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Limitations and relative utility of screening assays to assess engineered nanoparticle toxicity in a human cell line

MONTEIRO-RIVIERE, Nancy A and Inman, Alfred O and Zhang, L.W. (2009) Limitations and relative utility of screening assays to assess engineered nanoparticle toxicity in a human cell line. Toxicology and applied pharmacology, 234 (2). pp. 222-235. ISSN 0041-008X

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Official URL: http://www.sciencedirect.com/science?_ob=ArticleUR...

Abstract

Single-walled carbon nanotubes (SWCNT), fullerenes (C60), carbon black (CB), nC60, and quantum dots (QD) have been studied in vitro to determine their toxicity in a number of cell types. Here, we report that classical dye-based assays such as MTT and neutral red (NR) that determine cell viability produce invalid results with some NM (nanomaterials) due to NM/dye interactions and/or NM adsorption of the dye/dye products. In this study, human epidermal keratinocytes (HEK) were exposed in vitro to CB, SWCNT, C60, nC60, and QD to assess viability with calcein AM (CAM), Live/Dead (LD), NR, MTT, Celltiter 96® AQueous One (96 AQ), alamar Blue (aB), Celltiter-Blue® (CTB), CytoTox One™ (CTO), and flow cytometry. In addition, trypan blue (TB) was quantitated by light microscopy. Assay linearity (R2 value) was determined with HEK plated at concentrations from 0 to 25,000 cells per well in 96-well plates. HEK were treated with serial dilutions of each NM for 24 h and assessed with each of the viability assays. TB, CAM and LD assays, which depend on direct staining of living and/or dead cells, were difficult to interpret due to physical interference of the NM with cells. Results of the dye-based assays varied a great deal, depending on the interactions of the dye/dye product with the carbon nanomaterials (CNM). Results show the optimal high throughput assay for use with carbon and noncarbon NM was 96 AQ. This study shows that, unlike small molecules, CNM interact with assay markers to cause variable results with classical toxicology assays and may not be suitable for assessing nanoparticle cytotoxicity. Therefore, more than one assay may be required when determining nanoparticle toxicity for risk assessment. Keywords: Carbon; Nanomaterials; Carbon black; Single-walled carbon nanotubes; C60; nC60; Quantum dots; Calcein AM; Live/Dead; NR; MTT; Celltiter 96® AQueous One; Alamar Blue; Celltiter-Blue®; CytoTox One™; Flow cytometry; Human epidermal keratinocytes; Toxicity; Viability assays Abbreviations: NM, nanomaterials; CNM, carbon nanomaterials; CNT, carbon nanotubes; C60, fullerenes; HEK, human epidermal keratinocytes; SWCNT, single-walled carbon nanotubes; MWCNT, multi-walled carbon nanotubes; IL-8, interleukin 8; CB, carbon black; QD, quantum dots; NR, neutral red; KGM-2, keratinocyte growth medium; TB, trypan blue exclusion assay; CAM, calcein AM; LD, Live/Dead®; 96 AQ, CellTiter 96® AQueous One; aB, alamar Blue®; CTB, Celltiter-Blue®; CTO, CytoTox One™ Homogeneous Membrane Integrity Assay; EthD-1, ethidium homodimer-1; LDH, lactate dehydrogenase; TEM, transmission electron microscopy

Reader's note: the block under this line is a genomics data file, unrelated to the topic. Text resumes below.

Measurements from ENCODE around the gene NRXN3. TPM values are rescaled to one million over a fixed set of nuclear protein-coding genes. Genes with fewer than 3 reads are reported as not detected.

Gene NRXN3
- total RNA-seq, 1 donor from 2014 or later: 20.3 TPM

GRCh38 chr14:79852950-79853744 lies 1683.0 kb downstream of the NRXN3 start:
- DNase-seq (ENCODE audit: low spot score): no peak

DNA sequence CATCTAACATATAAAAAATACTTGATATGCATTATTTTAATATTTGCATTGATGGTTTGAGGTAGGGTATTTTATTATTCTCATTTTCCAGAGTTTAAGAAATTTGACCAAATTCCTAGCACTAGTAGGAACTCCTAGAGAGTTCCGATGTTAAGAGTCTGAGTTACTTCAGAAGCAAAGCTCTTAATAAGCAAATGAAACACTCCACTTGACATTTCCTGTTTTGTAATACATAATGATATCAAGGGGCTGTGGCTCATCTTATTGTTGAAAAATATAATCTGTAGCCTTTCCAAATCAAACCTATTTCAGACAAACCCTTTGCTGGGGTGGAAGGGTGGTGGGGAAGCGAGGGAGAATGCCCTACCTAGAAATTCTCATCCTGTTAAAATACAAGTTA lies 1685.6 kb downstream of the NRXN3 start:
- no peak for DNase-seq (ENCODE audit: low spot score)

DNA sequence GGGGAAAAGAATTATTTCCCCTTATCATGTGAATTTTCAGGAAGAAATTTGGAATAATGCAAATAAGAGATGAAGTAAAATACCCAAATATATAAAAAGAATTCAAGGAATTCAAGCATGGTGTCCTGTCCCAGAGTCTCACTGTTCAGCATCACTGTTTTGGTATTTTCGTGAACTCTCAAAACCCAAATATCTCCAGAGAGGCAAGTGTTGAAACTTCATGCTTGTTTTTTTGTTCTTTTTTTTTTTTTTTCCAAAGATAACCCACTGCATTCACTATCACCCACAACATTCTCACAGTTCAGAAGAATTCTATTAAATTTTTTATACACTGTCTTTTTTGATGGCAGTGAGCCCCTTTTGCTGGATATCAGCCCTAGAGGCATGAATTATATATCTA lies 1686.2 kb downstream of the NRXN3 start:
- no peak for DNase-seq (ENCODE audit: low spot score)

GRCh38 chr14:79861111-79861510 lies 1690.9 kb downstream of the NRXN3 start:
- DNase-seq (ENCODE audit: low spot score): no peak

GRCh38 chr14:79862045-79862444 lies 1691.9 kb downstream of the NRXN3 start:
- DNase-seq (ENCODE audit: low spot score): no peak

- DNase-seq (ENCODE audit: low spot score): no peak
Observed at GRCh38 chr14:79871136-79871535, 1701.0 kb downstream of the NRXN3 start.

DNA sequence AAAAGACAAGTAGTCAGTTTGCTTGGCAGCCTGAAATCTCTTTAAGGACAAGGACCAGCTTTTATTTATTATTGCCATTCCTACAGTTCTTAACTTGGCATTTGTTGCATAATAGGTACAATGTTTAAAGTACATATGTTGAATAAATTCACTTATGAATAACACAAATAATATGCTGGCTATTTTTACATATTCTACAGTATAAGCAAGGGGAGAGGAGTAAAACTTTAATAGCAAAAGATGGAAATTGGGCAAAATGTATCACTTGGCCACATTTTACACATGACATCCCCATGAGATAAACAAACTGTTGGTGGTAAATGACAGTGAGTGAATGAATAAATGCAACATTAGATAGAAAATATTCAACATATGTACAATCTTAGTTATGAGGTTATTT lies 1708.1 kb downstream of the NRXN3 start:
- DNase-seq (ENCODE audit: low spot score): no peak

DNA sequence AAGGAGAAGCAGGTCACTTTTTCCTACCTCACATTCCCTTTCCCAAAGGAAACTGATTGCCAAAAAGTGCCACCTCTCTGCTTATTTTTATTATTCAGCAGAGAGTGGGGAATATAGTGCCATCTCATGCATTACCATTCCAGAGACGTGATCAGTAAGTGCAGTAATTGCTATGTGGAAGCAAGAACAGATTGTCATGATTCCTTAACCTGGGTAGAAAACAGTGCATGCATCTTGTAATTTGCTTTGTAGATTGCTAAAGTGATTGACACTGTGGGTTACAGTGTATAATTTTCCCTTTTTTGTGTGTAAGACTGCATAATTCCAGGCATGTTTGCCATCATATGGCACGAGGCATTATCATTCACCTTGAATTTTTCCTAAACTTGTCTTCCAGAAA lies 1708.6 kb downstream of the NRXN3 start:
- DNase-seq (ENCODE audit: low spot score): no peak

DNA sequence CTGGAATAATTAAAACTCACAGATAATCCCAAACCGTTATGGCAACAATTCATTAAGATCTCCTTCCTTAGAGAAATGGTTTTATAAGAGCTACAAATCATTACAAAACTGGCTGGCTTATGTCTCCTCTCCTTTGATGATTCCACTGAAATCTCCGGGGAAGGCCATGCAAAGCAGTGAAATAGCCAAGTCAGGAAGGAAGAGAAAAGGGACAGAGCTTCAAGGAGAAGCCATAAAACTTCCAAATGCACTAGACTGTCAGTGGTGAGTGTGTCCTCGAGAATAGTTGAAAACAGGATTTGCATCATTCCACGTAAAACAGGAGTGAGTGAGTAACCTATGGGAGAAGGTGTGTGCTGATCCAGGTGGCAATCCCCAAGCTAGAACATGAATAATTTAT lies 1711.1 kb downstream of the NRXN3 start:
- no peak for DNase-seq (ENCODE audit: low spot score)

Item Type:Article
Subjects:NanoSafety > Environment, health and safety aspects of nanotechnology
ID Code:10658
Deposited By:M T V
Deposited On:15 Mar 2011 11:09
Last Modified:15 Mar 2011 11:09

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